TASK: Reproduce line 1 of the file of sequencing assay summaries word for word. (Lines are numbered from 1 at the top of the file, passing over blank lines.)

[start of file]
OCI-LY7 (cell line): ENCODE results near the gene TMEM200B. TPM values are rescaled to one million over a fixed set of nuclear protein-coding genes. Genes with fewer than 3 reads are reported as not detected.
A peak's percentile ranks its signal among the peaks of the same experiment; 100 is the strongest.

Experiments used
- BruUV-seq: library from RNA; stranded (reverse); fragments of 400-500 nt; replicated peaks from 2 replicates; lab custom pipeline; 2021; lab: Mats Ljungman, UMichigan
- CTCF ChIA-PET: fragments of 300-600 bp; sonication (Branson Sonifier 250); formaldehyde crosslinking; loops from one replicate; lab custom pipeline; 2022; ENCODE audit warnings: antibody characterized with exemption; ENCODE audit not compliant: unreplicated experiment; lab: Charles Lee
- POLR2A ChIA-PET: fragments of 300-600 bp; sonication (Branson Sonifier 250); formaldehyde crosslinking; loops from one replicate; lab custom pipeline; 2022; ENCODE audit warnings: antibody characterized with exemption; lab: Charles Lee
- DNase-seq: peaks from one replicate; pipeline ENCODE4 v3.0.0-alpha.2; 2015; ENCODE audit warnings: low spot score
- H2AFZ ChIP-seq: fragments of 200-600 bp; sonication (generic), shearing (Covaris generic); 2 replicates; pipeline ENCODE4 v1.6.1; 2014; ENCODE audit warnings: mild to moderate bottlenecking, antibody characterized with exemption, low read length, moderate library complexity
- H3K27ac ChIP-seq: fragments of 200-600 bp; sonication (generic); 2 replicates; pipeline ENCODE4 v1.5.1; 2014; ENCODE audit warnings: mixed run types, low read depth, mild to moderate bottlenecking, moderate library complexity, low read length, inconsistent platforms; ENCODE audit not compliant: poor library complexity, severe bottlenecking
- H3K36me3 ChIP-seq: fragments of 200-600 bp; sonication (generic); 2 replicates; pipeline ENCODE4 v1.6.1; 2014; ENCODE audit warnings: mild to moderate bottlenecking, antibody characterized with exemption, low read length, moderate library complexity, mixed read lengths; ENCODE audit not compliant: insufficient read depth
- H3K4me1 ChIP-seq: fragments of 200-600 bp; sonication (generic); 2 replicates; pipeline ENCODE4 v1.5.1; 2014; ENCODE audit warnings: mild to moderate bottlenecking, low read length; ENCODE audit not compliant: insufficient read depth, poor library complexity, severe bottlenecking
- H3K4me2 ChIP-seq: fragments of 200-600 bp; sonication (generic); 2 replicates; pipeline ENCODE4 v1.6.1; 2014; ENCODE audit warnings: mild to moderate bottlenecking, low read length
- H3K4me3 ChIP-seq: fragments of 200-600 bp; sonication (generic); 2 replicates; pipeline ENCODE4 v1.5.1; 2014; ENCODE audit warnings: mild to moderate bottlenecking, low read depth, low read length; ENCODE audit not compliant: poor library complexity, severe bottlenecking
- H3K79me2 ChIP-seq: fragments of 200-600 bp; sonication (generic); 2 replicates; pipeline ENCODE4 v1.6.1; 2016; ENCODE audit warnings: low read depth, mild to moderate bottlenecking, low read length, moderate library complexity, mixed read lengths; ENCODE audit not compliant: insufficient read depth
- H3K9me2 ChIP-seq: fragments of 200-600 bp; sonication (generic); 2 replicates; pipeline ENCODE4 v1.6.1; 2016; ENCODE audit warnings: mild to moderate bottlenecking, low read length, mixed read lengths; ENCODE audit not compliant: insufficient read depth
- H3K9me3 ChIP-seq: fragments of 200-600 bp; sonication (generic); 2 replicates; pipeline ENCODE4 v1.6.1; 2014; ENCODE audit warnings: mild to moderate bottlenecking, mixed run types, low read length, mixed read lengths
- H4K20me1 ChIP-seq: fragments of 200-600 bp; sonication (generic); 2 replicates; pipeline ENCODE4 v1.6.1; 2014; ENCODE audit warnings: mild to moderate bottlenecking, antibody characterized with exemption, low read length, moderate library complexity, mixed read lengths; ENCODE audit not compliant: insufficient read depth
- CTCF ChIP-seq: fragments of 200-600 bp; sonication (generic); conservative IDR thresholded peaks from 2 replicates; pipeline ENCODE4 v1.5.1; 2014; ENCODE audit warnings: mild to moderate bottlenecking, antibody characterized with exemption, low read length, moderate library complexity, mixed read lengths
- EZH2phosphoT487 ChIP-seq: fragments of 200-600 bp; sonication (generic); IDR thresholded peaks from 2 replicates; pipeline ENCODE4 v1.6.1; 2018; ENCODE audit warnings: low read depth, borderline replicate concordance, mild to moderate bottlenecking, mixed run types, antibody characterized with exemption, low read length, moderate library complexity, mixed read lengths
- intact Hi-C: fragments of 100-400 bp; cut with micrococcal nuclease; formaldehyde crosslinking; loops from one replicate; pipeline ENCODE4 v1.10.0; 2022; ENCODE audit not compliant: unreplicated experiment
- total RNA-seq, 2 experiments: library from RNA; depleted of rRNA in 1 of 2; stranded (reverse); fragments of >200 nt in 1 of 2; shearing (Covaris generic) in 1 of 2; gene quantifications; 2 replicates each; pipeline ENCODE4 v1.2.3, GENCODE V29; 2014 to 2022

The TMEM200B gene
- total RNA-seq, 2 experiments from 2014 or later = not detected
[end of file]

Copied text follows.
OCI-LY7 (cell line): ENCODE results near the gene TMEM200B. TPM values are rescaled to one million over a fixed set of nuclear protein-coding genes. Genes with fewer than 3 reads are reported as not detected.